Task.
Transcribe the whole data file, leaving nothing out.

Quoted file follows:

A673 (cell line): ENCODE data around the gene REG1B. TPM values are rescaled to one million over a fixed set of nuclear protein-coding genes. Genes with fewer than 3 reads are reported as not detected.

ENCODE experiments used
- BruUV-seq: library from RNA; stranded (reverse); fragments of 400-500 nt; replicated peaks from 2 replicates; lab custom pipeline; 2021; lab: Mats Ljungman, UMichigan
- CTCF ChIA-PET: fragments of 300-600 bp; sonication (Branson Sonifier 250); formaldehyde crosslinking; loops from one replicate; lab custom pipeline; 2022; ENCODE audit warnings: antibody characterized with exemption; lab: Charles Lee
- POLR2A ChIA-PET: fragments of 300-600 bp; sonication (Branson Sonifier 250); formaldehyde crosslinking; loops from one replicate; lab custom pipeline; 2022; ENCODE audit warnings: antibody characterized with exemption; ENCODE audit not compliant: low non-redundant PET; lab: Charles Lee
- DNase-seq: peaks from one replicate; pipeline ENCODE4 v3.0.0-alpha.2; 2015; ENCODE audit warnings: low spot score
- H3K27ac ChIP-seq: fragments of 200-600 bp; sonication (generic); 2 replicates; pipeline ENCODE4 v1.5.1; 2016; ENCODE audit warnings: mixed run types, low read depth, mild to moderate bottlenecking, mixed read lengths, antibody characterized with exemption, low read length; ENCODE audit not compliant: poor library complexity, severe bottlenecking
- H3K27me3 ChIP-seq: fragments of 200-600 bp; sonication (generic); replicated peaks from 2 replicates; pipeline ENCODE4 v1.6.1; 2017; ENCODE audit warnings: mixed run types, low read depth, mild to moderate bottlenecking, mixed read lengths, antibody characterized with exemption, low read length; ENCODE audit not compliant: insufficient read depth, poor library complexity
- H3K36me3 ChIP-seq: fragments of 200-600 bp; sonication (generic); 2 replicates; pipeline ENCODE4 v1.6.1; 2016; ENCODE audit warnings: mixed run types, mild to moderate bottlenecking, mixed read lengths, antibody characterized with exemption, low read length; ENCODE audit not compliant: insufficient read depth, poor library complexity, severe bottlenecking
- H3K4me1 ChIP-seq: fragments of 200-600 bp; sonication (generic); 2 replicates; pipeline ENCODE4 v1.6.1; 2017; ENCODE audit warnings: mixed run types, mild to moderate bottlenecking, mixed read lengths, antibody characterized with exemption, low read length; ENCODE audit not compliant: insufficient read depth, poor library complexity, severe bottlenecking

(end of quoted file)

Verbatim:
A673 (cell line): ENCODE data around the gene REG1B. TPM values are rescaled to one million over a fixed set of nuclear protein-coding genes. Genes with fewer than 3 reads are reported as not detected.

ENCODE experiments used
- BruUV-seq: library from RNA; stranded (reverse); fragments of 400-500 nt; replicated peaks from 2 replicates; lab custom pipeline; 2021; lab: Mats Ljungman, UMichigan
- CTCF ChIA-PET: fragments of 300-600 bp; sonication (Branson Sonifier 250); formaldehyde crosslinking; loops from one replicate; lab custom pipeline; 2022; ENCODE audit warnings: antibody characterized with exemption; lab: Charles Lee
- POLR2A ChIA-PET: fragments of 300-600 bp; sonication (Branson Sonifier 250); formaldehyde crosslinking; loops from one replicate; lab custom pipeline; 2022; ENCODE audit warnings: antibody characterized with exemption; ENCODE audit not compliant: low non-redundant PET; lab: Charles Lee
- DNase-seq: peaks from one replicate; pipeline ENCODE4 v3.0.0-alpha.2; 2015; ENCODE audit warnings: low spot score
- H3K27ac ChIP-seq: fragments of 200-600 bp; sonication (generic); 2 replicates; pipeline ENCODE4 v1.5.1; 2016; ENCODE audit warnings: mixed run types, low read depth, mild to moderate bottlenecking, mixed read lengths, antibody characterized with exemption, low read length; ENCODE audit not compliant: poor library complexity, severe bottlenecking
- H3K27me3 ChIP-seq: fragments of 200-600 bp; sonication (generic); replicated peaks from 2 replicates; pipeline ENCODE4 v1.6.1; 2017; ENCODE audit warnings: mixed run types, low read depth, mild to moderate bottlenecking, mixed read lengths, antibody characterized with exemption, low read length; ENCODE audit not compliant: insufficient read depth, poor library complexity
- H3K36me3 ChIP-seq: fragments of 200-600 bp; sonication (generic); 2 replicates; pipeline ENCODE4 v1.6.1; 2016; ENCODE audit warnings: mixed run types, mild to moderate bottlenecking, mixed read lengths, antibody characterized with exemption, low read length; ENCODE audit not compliant: insufficient read depth, poor library complexity, severe bottlenecking
- H3K4me1 ChIP-seq: fragments of 200-600 bp; sonication (generic); 2 replicates; pipeline ENCODE4 v1.6.1; 2017; ENCODE audit warnings: mixed run types, mild to moderate bottlenecking, mixed read lengths, antibody characterized with exemption, low read length; ENCODE audit not compliant: insufficient read depth, poor library complexity, severe bottlenecking